Aviation Investigation Report A98H0003
2.16 Factors Influencing Pilot Decision Making during Diversion
When the pilots started their descent toward Halifax at 0115:36, they had assessed that they were faced with an air conditioning smoke anomaly that did not require an emergency descent. Based on the perceived cues, they took steps to prepare the aircraft for an expedited descent, but not an emergency descent and landing.
The pilots were unfamiliar with the Halifax International Airport and did not have the approach charts readily available. The back-course instrument landing approach to Runway 06 was not pre-programmed into their flight management system (FMS). The pilots knew that they would have to take additional time to familiarize themselves with, and set up for, the approach and landing. They were given the weather information by the crew of an overflying aircraft, but did not know the runway lengths or orientation. Having the runway and instrument approach information available is normal practice and is important in carrying out a safe approach and landing, particularly at an unfamiliar airport at night.
In addition to these flight management circumstances, the pilots were aware that the meal service was underway, and that it would take some time to secure the cabin for a safe landing. Given the minimal threat from what they perceived to be air conditioning smoke, and the fact that there were no anomalies reported from the passenger cabin, they would likely have considered there to be a greater risk to the passengers and cabin crew if they were to conduct an emergency descent and landing without having prepared the cabin and positioned the aircraft for a stabilized approach and landing. It can be concluded that the pilots would have assessed the relative risks differently had they known that there was a fire in the aircraft.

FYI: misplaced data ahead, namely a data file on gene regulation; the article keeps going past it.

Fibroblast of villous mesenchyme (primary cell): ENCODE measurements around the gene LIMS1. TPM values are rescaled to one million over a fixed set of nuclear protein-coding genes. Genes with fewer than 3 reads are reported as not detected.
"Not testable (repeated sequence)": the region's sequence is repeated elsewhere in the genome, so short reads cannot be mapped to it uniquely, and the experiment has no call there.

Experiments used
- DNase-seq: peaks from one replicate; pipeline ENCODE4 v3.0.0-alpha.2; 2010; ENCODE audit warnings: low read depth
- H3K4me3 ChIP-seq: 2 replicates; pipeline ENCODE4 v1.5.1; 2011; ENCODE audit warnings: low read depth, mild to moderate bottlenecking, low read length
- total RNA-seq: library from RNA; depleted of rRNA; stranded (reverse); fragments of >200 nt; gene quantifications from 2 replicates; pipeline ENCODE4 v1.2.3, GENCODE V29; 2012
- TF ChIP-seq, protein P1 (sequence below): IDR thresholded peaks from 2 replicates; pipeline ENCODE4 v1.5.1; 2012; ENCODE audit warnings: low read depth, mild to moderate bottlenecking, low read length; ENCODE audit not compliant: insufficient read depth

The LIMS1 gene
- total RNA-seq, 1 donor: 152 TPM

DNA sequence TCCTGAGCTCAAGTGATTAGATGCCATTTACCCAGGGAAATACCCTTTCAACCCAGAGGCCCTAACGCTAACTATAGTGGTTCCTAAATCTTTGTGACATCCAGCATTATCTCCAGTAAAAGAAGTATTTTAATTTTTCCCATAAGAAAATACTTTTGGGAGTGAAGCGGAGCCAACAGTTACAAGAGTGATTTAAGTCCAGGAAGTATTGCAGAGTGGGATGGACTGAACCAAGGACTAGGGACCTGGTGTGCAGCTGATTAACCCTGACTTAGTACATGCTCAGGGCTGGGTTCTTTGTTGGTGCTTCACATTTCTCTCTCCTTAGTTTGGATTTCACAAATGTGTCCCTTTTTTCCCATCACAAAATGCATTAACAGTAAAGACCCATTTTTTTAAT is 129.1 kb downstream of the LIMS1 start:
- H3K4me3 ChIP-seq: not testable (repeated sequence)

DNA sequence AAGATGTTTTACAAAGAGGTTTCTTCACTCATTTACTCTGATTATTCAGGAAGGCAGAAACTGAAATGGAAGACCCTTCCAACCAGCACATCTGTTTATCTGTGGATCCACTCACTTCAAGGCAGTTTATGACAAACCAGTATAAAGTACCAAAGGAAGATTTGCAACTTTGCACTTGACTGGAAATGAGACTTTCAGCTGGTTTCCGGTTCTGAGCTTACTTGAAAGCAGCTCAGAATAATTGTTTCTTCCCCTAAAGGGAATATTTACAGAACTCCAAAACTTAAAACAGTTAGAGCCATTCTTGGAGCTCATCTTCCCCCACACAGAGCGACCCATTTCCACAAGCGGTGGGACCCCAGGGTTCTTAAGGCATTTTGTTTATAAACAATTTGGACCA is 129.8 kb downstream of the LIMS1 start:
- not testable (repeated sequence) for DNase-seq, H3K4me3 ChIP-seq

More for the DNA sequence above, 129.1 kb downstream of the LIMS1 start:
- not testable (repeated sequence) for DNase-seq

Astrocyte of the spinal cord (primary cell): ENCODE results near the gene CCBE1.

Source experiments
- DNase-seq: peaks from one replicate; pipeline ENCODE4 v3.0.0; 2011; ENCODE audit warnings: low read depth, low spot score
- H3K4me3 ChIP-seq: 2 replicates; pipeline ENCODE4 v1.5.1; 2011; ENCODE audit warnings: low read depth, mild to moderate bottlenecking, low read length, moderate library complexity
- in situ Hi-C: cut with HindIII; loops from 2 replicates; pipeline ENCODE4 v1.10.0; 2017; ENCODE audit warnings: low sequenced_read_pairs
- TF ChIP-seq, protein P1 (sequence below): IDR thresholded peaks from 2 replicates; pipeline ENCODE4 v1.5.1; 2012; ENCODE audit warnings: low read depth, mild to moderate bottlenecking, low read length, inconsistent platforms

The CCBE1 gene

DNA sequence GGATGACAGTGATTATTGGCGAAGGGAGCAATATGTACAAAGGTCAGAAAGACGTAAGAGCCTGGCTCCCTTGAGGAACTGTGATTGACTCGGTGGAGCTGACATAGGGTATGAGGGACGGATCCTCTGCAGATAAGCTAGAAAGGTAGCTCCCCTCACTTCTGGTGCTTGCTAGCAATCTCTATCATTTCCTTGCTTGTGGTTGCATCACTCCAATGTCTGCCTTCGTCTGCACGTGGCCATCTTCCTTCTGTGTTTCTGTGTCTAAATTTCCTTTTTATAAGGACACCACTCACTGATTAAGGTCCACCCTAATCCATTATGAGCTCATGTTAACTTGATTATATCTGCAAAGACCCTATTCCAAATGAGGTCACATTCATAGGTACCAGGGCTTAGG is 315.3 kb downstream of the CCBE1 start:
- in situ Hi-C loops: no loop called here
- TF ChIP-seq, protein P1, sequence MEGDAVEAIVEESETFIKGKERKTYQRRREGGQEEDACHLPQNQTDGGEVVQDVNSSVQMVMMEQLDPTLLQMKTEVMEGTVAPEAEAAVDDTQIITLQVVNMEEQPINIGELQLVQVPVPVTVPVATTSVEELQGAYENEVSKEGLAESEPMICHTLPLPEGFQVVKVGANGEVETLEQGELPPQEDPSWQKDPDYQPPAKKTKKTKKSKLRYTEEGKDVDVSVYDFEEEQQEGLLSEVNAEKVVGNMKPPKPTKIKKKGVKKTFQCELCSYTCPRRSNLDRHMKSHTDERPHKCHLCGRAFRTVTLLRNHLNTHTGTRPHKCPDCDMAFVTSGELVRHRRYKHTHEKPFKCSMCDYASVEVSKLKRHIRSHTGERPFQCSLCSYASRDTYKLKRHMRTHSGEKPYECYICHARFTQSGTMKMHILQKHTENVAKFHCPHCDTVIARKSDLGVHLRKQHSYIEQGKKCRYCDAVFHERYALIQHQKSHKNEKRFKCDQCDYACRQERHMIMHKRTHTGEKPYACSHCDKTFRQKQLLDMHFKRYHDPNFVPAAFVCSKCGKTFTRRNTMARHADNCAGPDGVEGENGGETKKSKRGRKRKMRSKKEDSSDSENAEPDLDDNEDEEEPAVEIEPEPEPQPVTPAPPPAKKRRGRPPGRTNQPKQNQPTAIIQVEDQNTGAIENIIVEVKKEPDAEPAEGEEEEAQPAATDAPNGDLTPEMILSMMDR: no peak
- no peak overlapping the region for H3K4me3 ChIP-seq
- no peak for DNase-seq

The pilots also knew that the aircraft was too heavy for landing without exceeding the maximum overweight landing limits for non-emergency conditions. This would have been viewed as posing some risk, although it can be assumed that it would not have deterred them from continuing for an immediate landing, and dumping fuel during the landing approach, if they had perceived a significant threat to the aircraft. Coincident with their declaration of an emergency condition, the flight crew indicated that they were starting to dump fuel and there are indications that they did so.
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